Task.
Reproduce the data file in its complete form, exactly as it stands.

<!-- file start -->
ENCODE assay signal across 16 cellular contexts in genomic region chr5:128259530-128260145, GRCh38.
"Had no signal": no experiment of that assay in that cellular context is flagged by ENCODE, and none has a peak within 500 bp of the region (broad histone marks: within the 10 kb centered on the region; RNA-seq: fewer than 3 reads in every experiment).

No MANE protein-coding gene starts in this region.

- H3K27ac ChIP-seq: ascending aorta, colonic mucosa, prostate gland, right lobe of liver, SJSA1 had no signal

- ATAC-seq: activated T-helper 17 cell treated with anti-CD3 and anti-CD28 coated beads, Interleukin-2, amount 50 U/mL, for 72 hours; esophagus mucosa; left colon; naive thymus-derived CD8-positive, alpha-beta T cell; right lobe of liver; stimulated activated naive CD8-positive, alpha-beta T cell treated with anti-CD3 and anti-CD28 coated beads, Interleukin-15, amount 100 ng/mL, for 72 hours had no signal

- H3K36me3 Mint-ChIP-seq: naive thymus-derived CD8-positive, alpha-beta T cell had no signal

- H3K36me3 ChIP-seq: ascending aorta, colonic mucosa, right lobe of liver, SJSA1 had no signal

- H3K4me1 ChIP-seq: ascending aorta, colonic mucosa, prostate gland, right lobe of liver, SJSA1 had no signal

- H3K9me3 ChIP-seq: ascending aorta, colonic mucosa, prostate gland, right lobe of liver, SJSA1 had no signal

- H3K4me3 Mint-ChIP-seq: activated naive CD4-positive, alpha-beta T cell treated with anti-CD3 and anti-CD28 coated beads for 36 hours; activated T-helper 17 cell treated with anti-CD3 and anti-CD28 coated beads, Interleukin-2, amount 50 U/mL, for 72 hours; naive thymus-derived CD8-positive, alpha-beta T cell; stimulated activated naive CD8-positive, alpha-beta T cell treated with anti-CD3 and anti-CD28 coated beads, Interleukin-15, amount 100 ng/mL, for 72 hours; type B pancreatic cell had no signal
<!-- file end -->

ENCODE assay signal across 16 cellular contexts in genomic region chr5:128259530-128260145, GRCh38.
"Had no signal": no experiment of that assay in that cellular context is flagged by ENCODE, and none has a peak within 500 bp of the region (broad histone marks: within the 10 kb centered on the region; RNA-seq: fewer than 3 reads in every experiment).

No MANE protein-coding gene starts in this region.

- H3K27ac ChIP-seq: ascending aorta, colonic mucosa, prostate gland, right lobe of liver, SJSA1 had no signal

- ATAC-seq: activated T-helper 17 cell treated with anti-CD3 and anti-CD28 coated beads, Interleukin-2, amount 50 U/mL, for 72 hours; esophagus mucosa; left colon; naive thymus-derived CD8-positive, alpha-beta T cell; right lobe of liver; stimulated activated naive CD8-positive, alpha-beta T cell treated with anti-CD3 and anti-CD28 coated beads, Interleukin-15, amount 100 ng/mL, for 72 hours had no signal

- H3K36me3 Mint-ChIP-seq: naive thymus-derived CD8-positive, alpha-beta T cell had no signal

- H3K36me3 ChIP-seq: ascending aorta, colonic mucosa, right lobe of liver, SJSA1 had no signal

- H3K4me1 ChIP-seq: ascending aorta, colonic mucosa, prostate gland, right lobe of liver, SJSA1 had no signal

- H3K9me3 ChIP-seq: ascending aorta, colonic mucosa, prostate gland, right lobe of liver, SJSA1 had no signal

- H3K4me3 Mint-ChIP-seq: activated naive CD4-positive, alpha-beta T cell treated with anti-CD3 and anti-CD28 coated beads for 36 hours; activated T-helper 17 cell treated with anti-CD3 and anti-CD28 coated beads, Interleukin-2, amount 50 U/mL, for 72 hours; naive thymus-derived CD8-positive, alpha-beta T cell; stimulated activated naive CD8-positive, alpha-beta T cell treated with anti-CD3 and anti-CD28 coated beads, Interleukin-15, amount 100 ng/mL, for 72 hours; type B pancreatic cell had no signal